Monahan stated that disruptive or harassing behavior by patrons would no longer by tolerated and could result in immediate expulsion from the property.

“By coming to a PGA Tour event, you’re expected to contribute to a welcoming and safe environment by refraining from and reporting any unsafe, disruptive or harassing behavior. Comments or gestures that undermine the inclusive and welcoming nature of the game will not be tolerated, nor will any harassment of players, caddies, volunteers, officials, staff or other spectators,” Monahan said at the start of the press conference.

The commissioner went onto specify that calling Bryson DeChambeau “Brooksy” certainly qualifies as the disruptive and harassing behavior that has been deemed as grounds for removal from the tournament.

Monahan elaborated on the decision, “The reason I say yes is, the barometer that we are all using is the word ‘respect,’ and to me, when you hear ‘Brooksy’ yelled or you hear any expression yelled, the question is: Is that respectful or disrespectful? That has been going on for an extended period of time. To me, at this point, it’s disrespectful, and that’s the kind of behavior that we’re not going to tolerate going forward.”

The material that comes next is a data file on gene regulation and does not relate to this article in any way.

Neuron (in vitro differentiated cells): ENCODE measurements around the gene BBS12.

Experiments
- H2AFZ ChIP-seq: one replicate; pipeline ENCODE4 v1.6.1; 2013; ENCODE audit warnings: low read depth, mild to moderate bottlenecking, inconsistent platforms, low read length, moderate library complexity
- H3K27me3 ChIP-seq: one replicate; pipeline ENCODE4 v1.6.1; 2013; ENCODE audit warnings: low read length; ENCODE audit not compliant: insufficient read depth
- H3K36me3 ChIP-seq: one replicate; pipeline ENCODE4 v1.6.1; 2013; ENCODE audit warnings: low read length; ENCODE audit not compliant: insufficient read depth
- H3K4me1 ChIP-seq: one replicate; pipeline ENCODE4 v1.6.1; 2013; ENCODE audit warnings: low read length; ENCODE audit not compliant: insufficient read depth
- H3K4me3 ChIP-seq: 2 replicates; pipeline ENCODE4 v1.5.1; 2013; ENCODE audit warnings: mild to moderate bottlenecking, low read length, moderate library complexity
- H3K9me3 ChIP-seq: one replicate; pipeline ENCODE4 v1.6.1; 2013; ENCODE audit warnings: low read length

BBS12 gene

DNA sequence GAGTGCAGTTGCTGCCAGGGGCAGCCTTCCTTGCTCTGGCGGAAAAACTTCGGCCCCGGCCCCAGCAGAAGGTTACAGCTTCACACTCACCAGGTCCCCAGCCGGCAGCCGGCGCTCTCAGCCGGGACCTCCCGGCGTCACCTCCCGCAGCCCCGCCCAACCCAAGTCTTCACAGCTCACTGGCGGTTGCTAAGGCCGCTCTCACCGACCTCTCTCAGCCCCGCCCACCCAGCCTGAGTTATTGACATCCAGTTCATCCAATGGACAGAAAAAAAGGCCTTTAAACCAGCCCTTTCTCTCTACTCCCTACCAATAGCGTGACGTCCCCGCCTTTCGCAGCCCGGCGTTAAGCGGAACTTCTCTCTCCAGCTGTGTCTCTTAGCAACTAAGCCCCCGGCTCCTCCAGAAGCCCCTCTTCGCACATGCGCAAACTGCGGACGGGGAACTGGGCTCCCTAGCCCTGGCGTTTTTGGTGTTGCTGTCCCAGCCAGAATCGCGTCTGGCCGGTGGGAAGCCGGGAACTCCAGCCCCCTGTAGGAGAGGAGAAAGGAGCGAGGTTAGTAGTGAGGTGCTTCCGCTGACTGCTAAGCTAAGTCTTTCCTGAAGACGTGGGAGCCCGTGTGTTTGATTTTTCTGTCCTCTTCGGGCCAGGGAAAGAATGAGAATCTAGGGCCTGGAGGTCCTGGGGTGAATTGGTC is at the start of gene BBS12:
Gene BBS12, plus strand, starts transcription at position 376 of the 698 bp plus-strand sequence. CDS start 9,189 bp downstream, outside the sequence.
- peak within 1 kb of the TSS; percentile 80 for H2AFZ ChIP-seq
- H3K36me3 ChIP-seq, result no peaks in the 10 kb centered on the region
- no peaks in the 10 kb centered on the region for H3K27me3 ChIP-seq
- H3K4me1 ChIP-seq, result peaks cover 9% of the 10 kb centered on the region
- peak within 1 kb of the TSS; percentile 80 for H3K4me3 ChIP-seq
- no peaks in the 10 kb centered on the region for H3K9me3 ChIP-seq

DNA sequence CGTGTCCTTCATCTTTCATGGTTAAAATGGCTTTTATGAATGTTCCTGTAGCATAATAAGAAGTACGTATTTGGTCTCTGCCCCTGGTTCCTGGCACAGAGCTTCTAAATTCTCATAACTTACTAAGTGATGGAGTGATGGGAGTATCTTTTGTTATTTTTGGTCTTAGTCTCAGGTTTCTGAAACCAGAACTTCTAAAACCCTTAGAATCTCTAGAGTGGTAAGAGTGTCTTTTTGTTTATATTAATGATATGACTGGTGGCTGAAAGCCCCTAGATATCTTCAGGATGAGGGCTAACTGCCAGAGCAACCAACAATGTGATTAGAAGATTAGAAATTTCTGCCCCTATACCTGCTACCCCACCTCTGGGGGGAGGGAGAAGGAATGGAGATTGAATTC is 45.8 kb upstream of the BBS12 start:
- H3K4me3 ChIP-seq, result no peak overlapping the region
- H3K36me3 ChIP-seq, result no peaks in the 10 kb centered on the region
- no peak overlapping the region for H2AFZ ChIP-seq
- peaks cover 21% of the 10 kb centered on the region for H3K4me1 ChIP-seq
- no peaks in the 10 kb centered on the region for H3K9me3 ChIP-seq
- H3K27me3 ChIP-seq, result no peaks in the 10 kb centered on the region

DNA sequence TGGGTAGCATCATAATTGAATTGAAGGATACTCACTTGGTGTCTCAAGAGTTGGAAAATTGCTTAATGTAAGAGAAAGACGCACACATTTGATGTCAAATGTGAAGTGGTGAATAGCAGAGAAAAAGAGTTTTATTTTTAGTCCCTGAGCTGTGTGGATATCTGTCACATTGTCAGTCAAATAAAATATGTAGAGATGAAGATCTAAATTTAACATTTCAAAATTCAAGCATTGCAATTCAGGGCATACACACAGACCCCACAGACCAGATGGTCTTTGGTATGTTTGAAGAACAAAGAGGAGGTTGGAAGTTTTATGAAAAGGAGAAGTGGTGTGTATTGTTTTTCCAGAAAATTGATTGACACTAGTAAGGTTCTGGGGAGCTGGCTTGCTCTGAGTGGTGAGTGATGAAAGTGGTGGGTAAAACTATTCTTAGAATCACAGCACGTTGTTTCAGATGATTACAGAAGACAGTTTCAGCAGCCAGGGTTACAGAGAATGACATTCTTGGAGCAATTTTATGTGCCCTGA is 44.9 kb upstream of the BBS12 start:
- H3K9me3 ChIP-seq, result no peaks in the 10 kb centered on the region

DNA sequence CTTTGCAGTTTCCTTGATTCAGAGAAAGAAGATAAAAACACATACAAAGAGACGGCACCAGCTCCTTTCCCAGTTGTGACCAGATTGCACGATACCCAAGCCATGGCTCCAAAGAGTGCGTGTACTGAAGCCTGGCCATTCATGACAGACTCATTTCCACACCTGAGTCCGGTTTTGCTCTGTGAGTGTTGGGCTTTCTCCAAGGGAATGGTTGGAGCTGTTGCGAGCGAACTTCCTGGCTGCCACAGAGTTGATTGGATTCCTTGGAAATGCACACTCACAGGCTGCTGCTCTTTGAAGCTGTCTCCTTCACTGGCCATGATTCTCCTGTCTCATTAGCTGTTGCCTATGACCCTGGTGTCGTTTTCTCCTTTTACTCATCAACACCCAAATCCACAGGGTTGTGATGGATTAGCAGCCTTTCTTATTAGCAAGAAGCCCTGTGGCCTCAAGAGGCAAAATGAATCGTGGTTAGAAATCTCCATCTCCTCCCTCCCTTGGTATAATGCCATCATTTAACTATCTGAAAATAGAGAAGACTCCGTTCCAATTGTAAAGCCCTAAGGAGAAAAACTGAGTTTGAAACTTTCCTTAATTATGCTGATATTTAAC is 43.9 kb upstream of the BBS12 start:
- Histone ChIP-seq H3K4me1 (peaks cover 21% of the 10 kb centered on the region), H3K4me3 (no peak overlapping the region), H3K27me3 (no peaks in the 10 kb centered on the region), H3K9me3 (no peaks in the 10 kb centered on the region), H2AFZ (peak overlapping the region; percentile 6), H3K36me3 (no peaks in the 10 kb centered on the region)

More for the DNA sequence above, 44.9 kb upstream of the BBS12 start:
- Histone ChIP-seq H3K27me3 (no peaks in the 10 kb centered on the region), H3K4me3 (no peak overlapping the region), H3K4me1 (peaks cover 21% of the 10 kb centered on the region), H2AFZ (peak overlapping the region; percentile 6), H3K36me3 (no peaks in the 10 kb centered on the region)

Monahan concluded that this decision was part of a larger plan to update the fan conduct policy, an endeavor the Tour has been working on since the start of 2020, but was delayed because of the COVID-19 pandemic.


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19th Hole

How to get a ticket for Portnoy vs Brooks at Liberty National



We are officially only a week away from the Dave Portnoy vs. Brooks Koepka “Champion vs. Champion” charity golf match. More details about the match continue to be revealed as we approach the date.

Last week it was announced that the four-time major champion and President of Barstool Sports will be squaring off at Liberty National Golf Club, recent host course of the Northern Trust just a few weeks ago. Earlier today, Portnoy took to social media to elaborate on how one can obtain tickets to the match.

According to Portnoy, only 1,000 people are getting into the event. To be one of the lucky thousand, just go to Barstool sportsbook OPT-IN, place a single 1,000 dollar wager on any -200 or longer bet available on between 9:00 A.M ET on 8/28 and midnight ET on 9/3.

At the end of the promotion, the first 450 players who placed a $1,000 bet that settled will win the opportunity for them and a guest to attend the event. As of now, no other ticketing information has been revealed.